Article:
How often should I go for breast screening
Regular breast screening examination at once a year is highly recommended for women between 40 to 49 years old. For women above 50 years old, screening every two years is recommended. And for women below 40 years old, it is not necessary to go for screening.
Risk factors of breast cancer
Age is one risk factor that you cannot change as it is a natural human process to grow older. However, the risk of breast cancer increases with age, with most breast cancers diagnosed after aged 50.
Women who have early menstrual periods before age 12 and starting menopause after age 55 are exposed to hormones longer and increasing their risk of getting breast cancer.
Dense breasts have more connective tissue than fatty tissue, increasing the difficulty of detecting cancer cells using a mammogram.
Family history of breast or ovarian cancer
A woman’s risk for breast cancer increases if she has a mother, sister, or daughter who have had breast or ovarian cancer.
Other members from the extended family, regardless male or female, who have breast or ovarian cancer can also increase the risk.
Treatments with radiation therapy
Women younger than 30 years old who had radiation therapy to the chest area or breast have a higher chance of being diagnosed with breast cancer later in life.
Personal history of breast cancer or non-cancerous breast diseases
Women who are survivors of breast cancer are more likely to get it for a second time.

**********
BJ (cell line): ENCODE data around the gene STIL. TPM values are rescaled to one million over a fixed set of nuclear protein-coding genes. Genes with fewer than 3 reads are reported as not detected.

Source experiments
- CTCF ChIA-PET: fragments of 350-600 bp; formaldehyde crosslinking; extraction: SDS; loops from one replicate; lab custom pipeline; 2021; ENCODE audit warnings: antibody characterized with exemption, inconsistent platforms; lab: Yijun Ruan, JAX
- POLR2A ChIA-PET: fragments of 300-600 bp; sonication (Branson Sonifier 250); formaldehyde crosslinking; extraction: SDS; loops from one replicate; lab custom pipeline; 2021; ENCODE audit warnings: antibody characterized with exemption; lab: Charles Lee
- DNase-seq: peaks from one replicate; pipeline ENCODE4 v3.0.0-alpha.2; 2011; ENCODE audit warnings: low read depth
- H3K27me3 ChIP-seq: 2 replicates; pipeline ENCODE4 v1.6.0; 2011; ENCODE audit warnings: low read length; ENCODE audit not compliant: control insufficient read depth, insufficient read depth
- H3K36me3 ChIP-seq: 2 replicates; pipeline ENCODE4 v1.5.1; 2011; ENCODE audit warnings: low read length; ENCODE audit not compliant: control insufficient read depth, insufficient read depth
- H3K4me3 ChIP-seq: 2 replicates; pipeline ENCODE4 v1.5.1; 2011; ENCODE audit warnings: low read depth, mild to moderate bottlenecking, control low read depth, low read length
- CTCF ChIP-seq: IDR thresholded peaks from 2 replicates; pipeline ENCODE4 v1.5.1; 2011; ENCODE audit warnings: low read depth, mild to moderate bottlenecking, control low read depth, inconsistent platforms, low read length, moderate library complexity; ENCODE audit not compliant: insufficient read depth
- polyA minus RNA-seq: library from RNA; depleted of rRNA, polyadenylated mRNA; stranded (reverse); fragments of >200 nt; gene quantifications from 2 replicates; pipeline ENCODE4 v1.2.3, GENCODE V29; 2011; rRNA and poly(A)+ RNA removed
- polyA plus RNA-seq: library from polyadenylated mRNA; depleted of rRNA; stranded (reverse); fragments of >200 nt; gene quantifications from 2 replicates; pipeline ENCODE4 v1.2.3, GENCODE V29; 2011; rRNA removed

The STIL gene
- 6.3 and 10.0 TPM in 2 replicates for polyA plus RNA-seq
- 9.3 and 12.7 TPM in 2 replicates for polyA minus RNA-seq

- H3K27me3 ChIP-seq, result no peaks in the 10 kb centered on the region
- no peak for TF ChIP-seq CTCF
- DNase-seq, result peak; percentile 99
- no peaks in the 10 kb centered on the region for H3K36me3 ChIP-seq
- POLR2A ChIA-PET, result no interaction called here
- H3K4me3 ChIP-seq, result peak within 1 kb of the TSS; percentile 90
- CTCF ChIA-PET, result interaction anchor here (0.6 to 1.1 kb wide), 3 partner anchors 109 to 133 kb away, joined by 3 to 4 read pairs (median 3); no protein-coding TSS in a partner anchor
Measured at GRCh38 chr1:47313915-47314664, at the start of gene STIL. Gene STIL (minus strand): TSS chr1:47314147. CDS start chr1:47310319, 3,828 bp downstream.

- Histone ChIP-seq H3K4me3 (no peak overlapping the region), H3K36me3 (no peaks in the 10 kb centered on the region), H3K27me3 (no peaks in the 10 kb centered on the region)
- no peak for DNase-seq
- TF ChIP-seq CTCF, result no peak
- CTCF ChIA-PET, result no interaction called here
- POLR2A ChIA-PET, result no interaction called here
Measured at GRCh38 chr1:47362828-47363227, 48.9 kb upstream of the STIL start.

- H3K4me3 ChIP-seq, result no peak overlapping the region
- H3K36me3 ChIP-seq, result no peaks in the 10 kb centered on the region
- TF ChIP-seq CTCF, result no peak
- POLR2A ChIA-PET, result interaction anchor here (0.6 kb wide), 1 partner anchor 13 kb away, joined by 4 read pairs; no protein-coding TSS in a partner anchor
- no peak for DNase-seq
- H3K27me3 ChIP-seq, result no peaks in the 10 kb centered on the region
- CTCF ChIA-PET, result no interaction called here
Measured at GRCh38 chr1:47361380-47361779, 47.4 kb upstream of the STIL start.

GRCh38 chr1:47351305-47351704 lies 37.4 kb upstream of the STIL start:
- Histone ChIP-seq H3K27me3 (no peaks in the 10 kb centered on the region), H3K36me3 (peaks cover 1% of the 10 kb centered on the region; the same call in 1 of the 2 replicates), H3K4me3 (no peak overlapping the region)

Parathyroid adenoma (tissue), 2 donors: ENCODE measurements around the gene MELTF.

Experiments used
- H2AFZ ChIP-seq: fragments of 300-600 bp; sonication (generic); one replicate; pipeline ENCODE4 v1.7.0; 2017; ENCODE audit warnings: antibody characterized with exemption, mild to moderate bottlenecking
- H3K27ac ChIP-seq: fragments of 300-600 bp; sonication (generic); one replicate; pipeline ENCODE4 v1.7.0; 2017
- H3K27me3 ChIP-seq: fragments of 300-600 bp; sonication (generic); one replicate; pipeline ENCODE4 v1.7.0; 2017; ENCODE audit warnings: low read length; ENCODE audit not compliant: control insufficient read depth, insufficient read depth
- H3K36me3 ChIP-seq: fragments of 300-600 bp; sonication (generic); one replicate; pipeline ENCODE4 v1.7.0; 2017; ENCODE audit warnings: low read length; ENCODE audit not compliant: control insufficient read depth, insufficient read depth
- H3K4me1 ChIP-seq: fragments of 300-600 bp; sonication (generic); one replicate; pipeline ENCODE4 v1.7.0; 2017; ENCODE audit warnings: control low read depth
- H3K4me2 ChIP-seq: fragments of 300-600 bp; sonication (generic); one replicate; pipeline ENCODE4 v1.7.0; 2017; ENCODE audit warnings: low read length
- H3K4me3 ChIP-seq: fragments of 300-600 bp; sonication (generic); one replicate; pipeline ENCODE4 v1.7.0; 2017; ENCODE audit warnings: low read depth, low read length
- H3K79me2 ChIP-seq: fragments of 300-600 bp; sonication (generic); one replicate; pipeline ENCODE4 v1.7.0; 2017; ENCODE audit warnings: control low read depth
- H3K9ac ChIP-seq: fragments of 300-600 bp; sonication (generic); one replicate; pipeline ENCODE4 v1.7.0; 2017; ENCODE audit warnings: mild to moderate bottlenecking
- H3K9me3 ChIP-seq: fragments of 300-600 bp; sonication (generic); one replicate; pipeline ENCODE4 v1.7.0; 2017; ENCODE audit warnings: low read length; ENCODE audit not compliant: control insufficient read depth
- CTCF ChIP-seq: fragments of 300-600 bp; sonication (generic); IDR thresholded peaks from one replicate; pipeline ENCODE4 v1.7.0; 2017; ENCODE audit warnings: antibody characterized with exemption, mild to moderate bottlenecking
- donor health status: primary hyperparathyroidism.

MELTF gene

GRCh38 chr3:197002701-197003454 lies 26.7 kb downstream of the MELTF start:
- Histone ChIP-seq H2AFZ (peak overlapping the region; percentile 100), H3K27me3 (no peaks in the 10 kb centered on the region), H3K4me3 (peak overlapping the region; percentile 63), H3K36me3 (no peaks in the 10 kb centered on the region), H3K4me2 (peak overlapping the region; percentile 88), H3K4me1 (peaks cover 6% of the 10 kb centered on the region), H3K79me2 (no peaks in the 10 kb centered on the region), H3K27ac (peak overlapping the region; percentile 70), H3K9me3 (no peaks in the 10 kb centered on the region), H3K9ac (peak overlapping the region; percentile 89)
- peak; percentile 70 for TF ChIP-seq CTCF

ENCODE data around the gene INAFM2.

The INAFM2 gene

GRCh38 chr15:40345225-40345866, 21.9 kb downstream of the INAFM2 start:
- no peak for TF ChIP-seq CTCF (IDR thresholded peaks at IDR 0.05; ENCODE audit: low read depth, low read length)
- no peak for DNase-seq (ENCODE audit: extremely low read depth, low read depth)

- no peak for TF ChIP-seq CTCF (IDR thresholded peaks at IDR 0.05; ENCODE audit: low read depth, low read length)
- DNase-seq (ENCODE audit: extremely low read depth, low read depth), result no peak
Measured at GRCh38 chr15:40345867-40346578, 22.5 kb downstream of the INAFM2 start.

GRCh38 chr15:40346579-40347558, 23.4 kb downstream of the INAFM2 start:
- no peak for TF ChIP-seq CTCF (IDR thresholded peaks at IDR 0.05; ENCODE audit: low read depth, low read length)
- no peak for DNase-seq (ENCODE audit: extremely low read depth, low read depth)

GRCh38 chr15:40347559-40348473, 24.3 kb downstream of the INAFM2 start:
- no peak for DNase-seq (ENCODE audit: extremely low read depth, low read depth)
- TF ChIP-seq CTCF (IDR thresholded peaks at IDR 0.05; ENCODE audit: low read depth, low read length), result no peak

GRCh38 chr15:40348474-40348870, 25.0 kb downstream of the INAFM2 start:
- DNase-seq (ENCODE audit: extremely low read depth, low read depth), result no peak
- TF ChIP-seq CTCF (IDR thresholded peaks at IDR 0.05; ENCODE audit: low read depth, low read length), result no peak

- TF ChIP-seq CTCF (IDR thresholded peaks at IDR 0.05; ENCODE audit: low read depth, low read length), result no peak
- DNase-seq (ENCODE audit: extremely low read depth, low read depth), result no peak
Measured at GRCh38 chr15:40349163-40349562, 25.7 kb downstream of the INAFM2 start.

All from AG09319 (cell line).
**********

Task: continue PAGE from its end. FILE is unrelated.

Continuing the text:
Some non-cancerous breast diseases such as atypical hyperplasia and lobular carcinoma increase the chance of being diagnosed with breast cancer.
The more alcohol a woman drinks, the higher chance she has of being diagnosed with breast cancer.
Women who are pregnant and gives birth after age 30, who are not breastfeeding, and have not experienced a full-term pregnancy have a higher risk of developing breast cancer.
Breast cancer is one of the most cancer among women in Singapore.
Keeping a healthy and active lifestyle and consuming less alcohol can help to reduce the risk of developing breast cancer.
If you feel a lump in your breast, consult your doctor and arrange for a breast cancer screening examination as soon as possible.
Early detection of breast cancer increases your chance of surviving and reduces the possibility of the cancer cells spreading to other parts of your body.